Serverless security: How important are logs to secure a serverless app? Here's what and how to log based on the industry best practices.
In the past few years, especially after Amazon Web Services (AWS) introduced its Lambda platform, serverless architecture became the business realm’s buzzword. The increasing popularity of serverless applications saw market leaders like Netflix, Airbnb, Nike, etc., adopting the serverless architecture to handle their backend functions better. Moreover, serverless architecture’s market size is expected to reach a whopping $9.17 billion by the year 2023.
Why use serverless computing?
As a business it is best to approach a professional mobile app development company to build apps that are deployed on various servers; nevertheless, businesses should understand that the benefits of the serverless applications lie in the possibility it promises ideal business implementations and not in the hype created by cloud vendors. With the serverless architecture, the developers can easily code arbitrary codes on-demand without worrying about the underlying hardware.
But as is the case with all game-changing trends, many businesses opt for serverless applications just for the sake of being up-to-date with their peers without thinking about the actual need of their business.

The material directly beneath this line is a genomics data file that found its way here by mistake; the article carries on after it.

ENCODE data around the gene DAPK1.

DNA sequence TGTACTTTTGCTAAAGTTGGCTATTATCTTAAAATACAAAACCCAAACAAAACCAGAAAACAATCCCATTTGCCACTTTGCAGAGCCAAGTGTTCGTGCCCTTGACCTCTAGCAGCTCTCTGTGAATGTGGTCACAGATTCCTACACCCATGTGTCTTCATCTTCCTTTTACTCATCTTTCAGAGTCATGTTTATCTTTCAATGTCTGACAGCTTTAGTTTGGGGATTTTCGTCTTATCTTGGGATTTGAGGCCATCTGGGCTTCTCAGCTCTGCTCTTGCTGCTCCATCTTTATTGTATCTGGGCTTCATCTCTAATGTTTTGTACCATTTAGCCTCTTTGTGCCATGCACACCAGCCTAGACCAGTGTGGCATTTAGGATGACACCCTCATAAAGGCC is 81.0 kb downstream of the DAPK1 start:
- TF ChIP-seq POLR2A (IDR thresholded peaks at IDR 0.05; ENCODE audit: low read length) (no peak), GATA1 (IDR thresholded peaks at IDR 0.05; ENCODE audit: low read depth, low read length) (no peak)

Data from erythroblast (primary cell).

The serverless applications work well with stateless use cases, the cases which execute cleanly and give the next operation in a sequence. On the other hand, the serverless architecture is not fit for predictable applications where there is a lot of reading and writing in the backend system.
Another benefit of working with the serverless software architecture is that the third-party service provider will charge based on the total number of requests. As the number of requests increases, the charge is bound to increase, but then it will cost significantly less than a dedicated IT infrastructure.
Defining serverless software architecture
In serverless software architecture, the application logic is implemented in an environment where operating systems, servers, or virtual machines are not visible. Although where the application logic is executed is running on any operating system which uses physical servers. But the difference here is that managing the infrastructure is the soul of the service provider and the mobile app developer focuses only on writing the codes.
There are two different approaches when it comes to serverless applications. They are
Backend as a service (BaaS)
Function as a service (FaaS)
Moreover, other examples of third-party services are Autho, AWS Cognito (authentication as a service), Amazon Kinesis, Keen IO (analytics as a service), and many more.
FaaS serverless architecture is majorly used with microservices architecture as it renders everything to the organization. AWS Lambda, Google Cloud functions, etc., are some of the examples of FaaS implementation.